Taken on the sly with my phone on Oxford St. Apart from Afros, the girls are wearing braces. The 80s are back in a strange recombined way.
Afros were a 60s - 70s phenomenon.The 80s were known for hair straightened with the best relaxer money could buy.The 80s might be back because of the shoulder pads, not the Afros.Don't you know anything, Jeremy?**rolls eyes skywards**
If you'd read my post a little more diligently Madame K, you will have noticed I was referring to the 1980s in terms of the braces. The 'recombined' aspect is the fact that braces AND afros are back in style.If your determined enough to find mistakes, you'll find mistakes, even if it is you who is doing the mis-taking.
hey J,seems you find it hard taking corrections!!!must be becos you're more nigerian than nigerians,abi
whose is correcting who. Yes Afros were a 60s/70s phenomenon. but if you lived through the 80s and early ninties in London Afro was the order of the day for those who remember the raregroove movement or soul underground spearhead by the likes such Djs as Norman Jay, Femi Williams (Young Disciple), Trevor 'madhatter' Nelson etc. Kemi, you were obviously not in the UK in the 80s. but also the operative word here is 'recombined'. Braces was definitely in the 80s. In any case, so much fashion is about appropriation and reappropriation.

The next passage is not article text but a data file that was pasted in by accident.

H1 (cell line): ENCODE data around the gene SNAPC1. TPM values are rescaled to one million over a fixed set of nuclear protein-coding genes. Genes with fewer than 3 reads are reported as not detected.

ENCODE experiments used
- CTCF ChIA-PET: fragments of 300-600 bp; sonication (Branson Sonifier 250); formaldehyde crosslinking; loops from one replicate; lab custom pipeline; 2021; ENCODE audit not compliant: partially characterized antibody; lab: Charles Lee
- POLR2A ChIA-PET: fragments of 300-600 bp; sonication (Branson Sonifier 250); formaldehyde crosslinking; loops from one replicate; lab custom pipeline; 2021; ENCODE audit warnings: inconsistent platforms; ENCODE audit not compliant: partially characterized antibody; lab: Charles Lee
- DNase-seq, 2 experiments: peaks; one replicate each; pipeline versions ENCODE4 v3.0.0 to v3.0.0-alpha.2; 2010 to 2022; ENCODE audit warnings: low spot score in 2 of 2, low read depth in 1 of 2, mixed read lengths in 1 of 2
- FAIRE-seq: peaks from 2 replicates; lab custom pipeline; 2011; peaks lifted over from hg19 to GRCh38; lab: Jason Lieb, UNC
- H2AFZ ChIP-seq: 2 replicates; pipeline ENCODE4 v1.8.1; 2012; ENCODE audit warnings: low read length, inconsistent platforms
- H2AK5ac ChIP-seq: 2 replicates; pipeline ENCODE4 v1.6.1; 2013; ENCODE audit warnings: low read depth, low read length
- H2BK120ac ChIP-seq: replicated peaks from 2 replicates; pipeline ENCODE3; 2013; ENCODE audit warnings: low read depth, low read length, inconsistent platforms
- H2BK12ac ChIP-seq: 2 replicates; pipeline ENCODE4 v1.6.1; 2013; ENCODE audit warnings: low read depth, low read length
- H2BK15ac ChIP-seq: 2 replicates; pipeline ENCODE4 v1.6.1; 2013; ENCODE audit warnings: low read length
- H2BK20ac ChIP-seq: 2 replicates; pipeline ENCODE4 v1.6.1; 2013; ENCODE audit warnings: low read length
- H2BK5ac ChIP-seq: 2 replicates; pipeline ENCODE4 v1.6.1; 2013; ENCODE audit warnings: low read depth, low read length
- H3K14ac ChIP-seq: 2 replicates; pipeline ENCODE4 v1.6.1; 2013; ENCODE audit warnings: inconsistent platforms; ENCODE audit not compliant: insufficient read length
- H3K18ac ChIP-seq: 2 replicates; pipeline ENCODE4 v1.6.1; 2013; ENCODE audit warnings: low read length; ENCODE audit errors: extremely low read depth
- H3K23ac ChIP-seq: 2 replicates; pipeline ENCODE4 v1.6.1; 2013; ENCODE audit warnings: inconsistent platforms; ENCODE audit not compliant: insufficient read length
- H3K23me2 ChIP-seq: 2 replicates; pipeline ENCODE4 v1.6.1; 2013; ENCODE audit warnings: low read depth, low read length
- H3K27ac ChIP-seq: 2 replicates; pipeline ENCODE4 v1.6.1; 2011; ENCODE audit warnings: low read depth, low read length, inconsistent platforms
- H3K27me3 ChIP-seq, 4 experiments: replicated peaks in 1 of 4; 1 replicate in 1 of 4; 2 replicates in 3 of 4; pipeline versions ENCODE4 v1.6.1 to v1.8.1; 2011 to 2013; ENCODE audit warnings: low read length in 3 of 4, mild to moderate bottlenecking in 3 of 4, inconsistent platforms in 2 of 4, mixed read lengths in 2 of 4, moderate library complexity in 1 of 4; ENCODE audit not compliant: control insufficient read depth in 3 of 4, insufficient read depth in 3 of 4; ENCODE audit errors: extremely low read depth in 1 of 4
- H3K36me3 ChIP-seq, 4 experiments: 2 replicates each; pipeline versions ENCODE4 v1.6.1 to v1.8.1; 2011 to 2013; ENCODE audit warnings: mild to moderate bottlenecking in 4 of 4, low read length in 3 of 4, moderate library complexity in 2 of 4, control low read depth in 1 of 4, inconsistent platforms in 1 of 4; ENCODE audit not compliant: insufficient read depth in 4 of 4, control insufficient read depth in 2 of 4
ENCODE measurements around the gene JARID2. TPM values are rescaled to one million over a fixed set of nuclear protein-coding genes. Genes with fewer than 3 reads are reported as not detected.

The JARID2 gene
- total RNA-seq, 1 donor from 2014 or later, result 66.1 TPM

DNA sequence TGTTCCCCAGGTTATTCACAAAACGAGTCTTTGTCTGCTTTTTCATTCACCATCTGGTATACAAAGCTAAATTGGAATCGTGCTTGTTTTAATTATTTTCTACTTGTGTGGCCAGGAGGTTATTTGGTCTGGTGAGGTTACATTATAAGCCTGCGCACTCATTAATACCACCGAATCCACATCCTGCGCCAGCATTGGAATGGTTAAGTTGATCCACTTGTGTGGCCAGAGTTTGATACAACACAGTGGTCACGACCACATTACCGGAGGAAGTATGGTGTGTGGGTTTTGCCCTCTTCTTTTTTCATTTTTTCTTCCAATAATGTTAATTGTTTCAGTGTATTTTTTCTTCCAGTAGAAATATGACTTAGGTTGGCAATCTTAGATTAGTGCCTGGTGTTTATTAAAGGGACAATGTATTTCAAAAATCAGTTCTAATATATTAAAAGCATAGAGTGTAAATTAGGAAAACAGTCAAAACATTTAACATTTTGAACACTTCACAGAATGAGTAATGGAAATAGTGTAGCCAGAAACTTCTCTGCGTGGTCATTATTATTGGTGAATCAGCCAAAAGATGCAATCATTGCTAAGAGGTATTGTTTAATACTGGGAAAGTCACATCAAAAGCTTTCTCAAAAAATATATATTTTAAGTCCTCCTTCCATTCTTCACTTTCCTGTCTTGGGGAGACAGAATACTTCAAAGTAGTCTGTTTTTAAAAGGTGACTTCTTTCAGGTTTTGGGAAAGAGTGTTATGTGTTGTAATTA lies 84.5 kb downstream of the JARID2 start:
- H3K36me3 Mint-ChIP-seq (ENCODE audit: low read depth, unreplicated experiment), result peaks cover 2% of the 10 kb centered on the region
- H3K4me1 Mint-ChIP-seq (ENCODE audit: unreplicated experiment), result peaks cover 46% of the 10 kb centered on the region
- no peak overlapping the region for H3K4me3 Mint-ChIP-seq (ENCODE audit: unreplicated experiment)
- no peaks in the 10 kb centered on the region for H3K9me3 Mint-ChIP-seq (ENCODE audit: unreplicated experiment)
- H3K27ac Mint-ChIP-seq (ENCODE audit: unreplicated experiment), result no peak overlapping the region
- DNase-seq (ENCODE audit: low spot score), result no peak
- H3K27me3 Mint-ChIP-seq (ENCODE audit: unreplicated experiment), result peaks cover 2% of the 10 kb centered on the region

When the hell were braces ever in fashion? I must have missed that!About the fros, love them, but unfortunately corporate america doesn't. Read a case recently of a woman who got fired because she refused to straighten her natural fro? does this hair discrimination exist in the uk too?
you were into the New Romantics in the 80s, then you will probably know about braces. Remember Duran Duran, Human League, Paul Palmer (and the woman in red lipsticks), Madonna in Desperately seeking Susan and many more. Jeremy, you obviously know a bit of fashion history. More than I can say about one of your readers.